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Medicare for All Offers Opportunity for Private Insurers

Don’t let private insurers fool you: electing a Democrat to replace Donald Trump next year will not lead to the end of private health insurance in America. Health insurance startup CEO Falviu Simihaian says expanding Medicare to all Americans would require expanding Medicare Advantage, the privately managed portion of Medicare:

By expanding the current Medicare system from 60 million beneficiaries today to 327 million, the Advantage market would grow nearly six times overnight. This growth would greatly benefit UnitedHealth, Humana, CVS Health, and other private insurance companies offering Advantage plans.

…Even if Sanders or another candidate supporting his plan of completely scrapping the current iteration of Medicare wins, Congress is unlikely to go along with such a radical change. The two sides would most likely meet in the middle, meaning a massive expansion of Medicare.

The reason many candidates prefer to expand Medicare instead of completely replacing it is that the program is incredibly popular—90% of seniors say they are satisfied with their current Medicare plans. While politicians publicly attack big health insurance companies and call for socialized medicine, they consistently tout the current Medicare system as one of the most successful programs ever enacted [Falviu Simihaian, “Private Insurers Are Afraid of Medicare for All. They Should Be Excited,” Fortune, 2019.06.05].

And remember: the people who are most satisfied with their health coverage are the 65-and-over set, who enjoy the federal government’s guarantee of affordable coverage through Medicare.


  1. Jenny 2019-07-05 14:33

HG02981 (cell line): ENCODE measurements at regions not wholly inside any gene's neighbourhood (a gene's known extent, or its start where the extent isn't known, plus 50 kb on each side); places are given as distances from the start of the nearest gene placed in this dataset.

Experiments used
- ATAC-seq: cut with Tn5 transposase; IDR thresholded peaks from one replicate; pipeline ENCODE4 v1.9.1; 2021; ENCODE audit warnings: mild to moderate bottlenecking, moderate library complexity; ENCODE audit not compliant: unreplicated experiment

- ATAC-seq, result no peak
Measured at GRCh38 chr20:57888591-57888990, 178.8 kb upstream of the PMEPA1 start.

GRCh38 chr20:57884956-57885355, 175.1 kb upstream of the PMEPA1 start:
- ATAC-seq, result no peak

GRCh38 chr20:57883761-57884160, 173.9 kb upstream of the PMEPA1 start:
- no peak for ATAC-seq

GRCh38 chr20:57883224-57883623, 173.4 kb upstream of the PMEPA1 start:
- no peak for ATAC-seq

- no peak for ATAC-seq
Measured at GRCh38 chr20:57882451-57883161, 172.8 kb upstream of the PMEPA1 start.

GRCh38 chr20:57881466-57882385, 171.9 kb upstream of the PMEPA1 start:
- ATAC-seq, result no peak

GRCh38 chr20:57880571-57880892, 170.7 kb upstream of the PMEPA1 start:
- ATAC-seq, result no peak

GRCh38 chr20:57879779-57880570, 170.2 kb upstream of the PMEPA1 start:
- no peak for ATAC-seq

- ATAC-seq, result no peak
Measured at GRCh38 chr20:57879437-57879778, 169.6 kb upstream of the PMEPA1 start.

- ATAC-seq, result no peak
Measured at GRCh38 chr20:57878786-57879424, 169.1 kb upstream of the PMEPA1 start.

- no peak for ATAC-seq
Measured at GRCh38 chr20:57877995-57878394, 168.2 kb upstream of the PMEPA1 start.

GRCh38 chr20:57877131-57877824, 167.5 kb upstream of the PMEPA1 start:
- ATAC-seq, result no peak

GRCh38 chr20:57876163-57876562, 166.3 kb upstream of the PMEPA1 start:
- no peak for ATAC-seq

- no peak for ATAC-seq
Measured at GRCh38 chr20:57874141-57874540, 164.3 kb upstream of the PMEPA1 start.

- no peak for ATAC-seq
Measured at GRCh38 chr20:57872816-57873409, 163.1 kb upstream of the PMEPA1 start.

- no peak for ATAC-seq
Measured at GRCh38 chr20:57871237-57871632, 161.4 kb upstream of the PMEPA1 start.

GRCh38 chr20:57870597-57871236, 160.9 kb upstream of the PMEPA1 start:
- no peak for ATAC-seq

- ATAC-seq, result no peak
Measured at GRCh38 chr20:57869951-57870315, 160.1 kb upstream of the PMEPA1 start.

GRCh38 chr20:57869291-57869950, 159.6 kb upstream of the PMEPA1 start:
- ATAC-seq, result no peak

This is what Trumpians and people that are scared of socialized medicine (which is what Medicare is and that the elderly really like) don’t realize. If you don’t want a Medicare for All program, by all means you don’t have to be a part of it. If you want to stay with your overpriced private Health Insurance, you can. There will always be big Insurance, you actually think a multibillion dollar business will go away?
    Also, what the Trumpians and anti-Universal healthcare people don’t want to admit is that all the countries that have socialized medicine have the option of not being in the program. There are private health insurance companies in those countries that people can choose to be in. The thing is, that most people choose the govt healthcare because it’s more affordable they and are satisfied with it.

  2. Jenny 2019-07-05 14:40

    My dad once was looking over his Medicare bill and was expecting an expensive bill since he was so used to getting them from having overpriced premiums and deductibles to deal with all the years he was under 65. As he was looking at it, he realized he didn’t have to pay anything and was pleasantly surprised and said that is one good thing about being older, you definitely don’t get hit with huge bills like before.

  3. Porter Lansing 2019-07-05 15:40

    Repeat After Me, Republicans! Hear Me Now and Believe Me Later!
    Medicare For All Isn’t FREE STUFF! You’ll still need to buy Medicare Advantage, if you can afford it. If you CAN’T afford Medicare Advantage, you’ll be better off than you’d be with a high deductible, private plan or no insurance at all. If you CAN afford full, private coverage – congratulations. We’re going to make your policy less expensive whether you believe us or not.

  4. Eve Fisher 2019-07-05 16:46

    Back a while ago, I did the math on Medicare for all:
    The big argument against Medicare for All is that it would cost $2 trillion a year, and the government can’t afford that.
    EXCEPT: if every one of the 325.7 million people in America paid the $400.00 a month that Medicare Plan B, D, and supplemental cost (in total, BTW), that would be $1.5 trillion dollars going into the program each and every year. Add to that the 3% payroll deduction for Medicare Plan A (half from the employer, half from the employee) that everyone already pays, and you have another half a trillion dollars, for a total of $2 Trillion every year.